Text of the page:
Mismeasurement Of The Regional Divide May Have Denied Some Uk Regions Access To European Union Funds

Mismeasurement in the UK''s Regional Accounts during the 1980s may have led certain parts of the country to miss out on European Union funds for lagging regions in the 1990s. That is the conclusion of Gavin Cameron and John Muellbauer of Nuffield College, Oxford in a report published in the latest issue of the Economic Journal. For example, according to their calculations, had the data been accurate, the newly created Welsh region of ''West Wales and the Valleys'', which has qualified to receive ''Structural Funds'' for the period 2000-06, might have got £130 million a year for the past decade.

The researchers note that despite the well-known South East-led economic boom of the 1980s and in contrast to evidence from a host of other data sources on regional earnings, the UK Regional Accounts suggest only a small rise in wages and salaries in the South East relative to other regions. There are a number of possible explanations for this mismeasurement: changes in commuting patterns, increasing part-time work, sub-contracting and pension behaviour. None appear to be significant.

Instead, Cameron and Muellbauer conclude that it was probably due to rather prosaic problems at the Inland Revenue in allocating tax records across regions. Amazingly, between 1979-90, the Inland Revenue was unable to allocate about 12% of their sample of tax records to particular regions, leaving them as ''region unknown'' cases. Increased under-counting of earners in the South East appears to explain why the South East measure of earnings fails to rise in line with data from other sources.

Beginning in 1990-1, the percentage of unallocated cases was progressively reduced, and by 1995-6, it had fallen to around 1%. As the problem of unallocated cases was solved, the share of income attributed to the South East rose. This led to a surprising rise in South East relative earnings in the early to mid-1990s, at a time when the South East was actually doing relatively badly. The problem has now largely unwound, and the Office for National Statistics is making a range of improvements to its regional and local economic accounts. But the misleading historical record for the 1980s still needs correcting.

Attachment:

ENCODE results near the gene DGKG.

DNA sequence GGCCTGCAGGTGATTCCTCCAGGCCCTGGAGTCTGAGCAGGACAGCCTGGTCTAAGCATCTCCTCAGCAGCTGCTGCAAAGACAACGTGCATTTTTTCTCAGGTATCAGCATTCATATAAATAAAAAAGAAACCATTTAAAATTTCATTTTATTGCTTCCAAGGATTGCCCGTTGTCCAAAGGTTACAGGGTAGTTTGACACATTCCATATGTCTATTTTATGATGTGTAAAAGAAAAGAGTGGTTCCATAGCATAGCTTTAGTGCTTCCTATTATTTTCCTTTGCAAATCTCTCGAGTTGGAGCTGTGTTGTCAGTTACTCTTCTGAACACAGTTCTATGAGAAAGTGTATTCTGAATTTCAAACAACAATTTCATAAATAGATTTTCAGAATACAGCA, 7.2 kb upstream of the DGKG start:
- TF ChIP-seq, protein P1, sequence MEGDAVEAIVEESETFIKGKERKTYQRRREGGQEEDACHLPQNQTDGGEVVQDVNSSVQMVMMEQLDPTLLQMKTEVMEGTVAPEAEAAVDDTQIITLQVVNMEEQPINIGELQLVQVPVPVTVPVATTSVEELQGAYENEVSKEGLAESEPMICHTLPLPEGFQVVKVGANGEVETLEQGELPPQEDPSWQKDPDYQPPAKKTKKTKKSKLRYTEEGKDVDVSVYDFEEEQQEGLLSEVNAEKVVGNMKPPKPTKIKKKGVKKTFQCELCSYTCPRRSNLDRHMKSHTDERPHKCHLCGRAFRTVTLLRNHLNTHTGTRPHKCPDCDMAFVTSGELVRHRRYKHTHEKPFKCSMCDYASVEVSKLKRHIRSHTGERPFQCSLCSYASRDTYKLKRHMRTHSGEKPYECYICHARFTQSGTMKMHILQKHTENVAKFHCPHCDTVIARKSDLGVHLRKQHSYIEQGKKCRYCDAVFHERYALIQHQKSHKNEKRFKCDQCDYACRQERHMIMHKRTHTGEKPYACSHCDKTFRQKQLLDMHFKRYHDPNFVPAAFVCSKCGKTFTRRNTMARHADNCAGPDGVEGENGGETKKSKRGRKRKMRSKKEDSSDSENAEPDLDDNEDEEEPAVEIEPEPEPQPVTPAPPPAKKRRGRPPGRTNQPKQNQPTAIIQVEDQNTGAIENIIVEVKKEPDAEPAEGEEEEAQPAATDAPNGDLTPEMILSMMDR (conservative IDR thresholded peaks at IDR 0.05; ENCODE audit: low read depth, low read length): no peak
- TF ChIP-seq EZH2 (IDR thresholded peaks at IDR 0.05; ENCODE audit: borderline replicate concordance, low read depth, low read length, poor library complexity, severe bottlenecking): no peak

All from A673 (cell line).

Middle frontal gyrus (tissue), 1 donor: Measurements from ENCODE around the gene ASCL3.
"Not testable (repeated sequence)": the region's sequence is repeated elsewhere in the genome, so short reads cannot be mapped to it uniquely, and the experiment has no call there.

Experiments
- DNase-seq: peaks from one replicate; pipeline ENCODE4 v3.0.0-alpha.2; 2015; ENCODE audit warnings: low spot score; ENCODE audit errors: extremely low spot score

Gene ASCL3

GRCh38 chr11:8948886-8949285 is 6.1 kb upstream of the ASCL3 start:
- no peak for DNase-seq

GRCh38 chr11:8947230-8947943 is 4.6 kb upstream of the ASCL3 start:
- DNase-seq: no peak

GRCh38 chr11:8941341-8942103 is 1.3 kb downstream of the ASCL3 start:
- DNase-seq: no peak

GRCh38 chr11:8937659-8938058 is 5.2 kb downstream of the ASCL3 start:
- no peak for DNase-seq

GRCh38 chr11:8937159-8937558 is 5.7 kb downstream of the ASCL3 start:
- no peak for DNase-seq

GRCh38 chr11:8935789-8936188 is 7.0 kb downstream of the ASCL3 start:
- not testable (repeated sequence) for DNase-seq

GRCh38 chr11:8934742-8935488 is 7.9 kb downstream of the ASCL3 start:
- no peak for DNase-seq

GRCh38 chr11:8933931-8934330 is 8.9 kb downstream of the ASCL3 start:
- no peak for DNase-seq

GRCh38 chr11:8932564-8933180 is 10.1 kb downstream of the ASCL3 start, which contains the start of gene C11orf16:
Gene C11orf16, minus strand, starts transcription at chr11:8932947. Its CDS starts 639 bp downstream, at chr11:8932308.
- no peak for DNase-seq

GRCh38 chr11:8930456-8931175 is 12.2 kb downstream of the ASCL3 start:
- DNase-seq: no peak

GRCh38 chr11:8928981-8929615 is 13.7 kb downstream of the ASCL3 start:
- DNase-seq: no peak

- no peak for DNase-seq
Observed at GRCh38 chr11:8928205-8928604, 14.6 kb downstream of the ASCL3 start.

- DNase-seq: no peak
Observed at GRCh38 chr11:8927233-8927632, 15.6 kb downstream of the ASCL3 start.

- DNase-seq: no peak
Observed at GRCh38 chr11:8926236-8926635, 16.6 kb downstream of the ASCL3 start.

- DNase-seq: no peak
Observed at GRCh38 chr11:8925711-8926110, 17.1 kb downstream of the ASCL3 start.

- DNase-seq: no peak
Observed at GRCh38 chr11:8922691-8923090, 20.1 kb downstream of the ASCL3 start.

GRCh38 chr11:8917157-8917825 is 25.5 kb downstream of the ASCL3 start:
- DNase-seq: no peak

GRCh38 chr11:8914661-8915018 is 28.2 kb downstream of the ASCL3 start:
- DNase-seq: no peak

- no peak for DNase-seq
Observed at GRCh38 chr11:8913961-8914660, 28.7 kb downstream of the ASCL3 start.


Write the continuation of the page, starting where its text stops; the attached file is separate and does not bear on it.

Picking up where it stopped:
So has the mismeasurement in the Regional Accounts had any serious implications? First, it has led people to underestimate the extent of regional divergence during the 1980s. After all, since the relative rise of the South East was understated, it follows that the relative fall of the other regions was also understated. While the Regional Accounts suggest only a small rise in regional differences in earnings during the 1980s, the New Earnings Survey says that the regional dispersion actually doubled.

More contentiously, the mismeasurement in the Regional Accounts may have led to the UK missing out on Structural Funds from the European Union (EU). For example, for the 2000-06 period, the newly created Welsh region of ''West Wales and the Valleys'' has qualified for EU ''Objective 1 status'' (on the basis that its GDP per capita is less than 75% of the EU average). It is possible that if the mismeasurement had not occurred, a Welsh region with reconstituted boundaries might have qualified for Structural Funds in the 1989-93 and/or the 1994-9 funding rounds.

To give a rough and speculative indication of the funding that might have been at stake, Merseyside, which did qualify in 1994-9, received about £85 per person in EU funding per year. Had ''West Wales and the Valleys'' been eligible, with a population of about 1.5 million, it might have expected funding of around £130 million a year.

''Earnings Biases in the United Kingdom Regional Accounts: Some Economic Policy and Research Implications'' by Gavin Cameron and John Muellbauer is published in the June 2000 issue of the Economic Journal. The authors are at Nuffield College, Oxford and this research was supported by the Economic and Social Research Council (ESRC).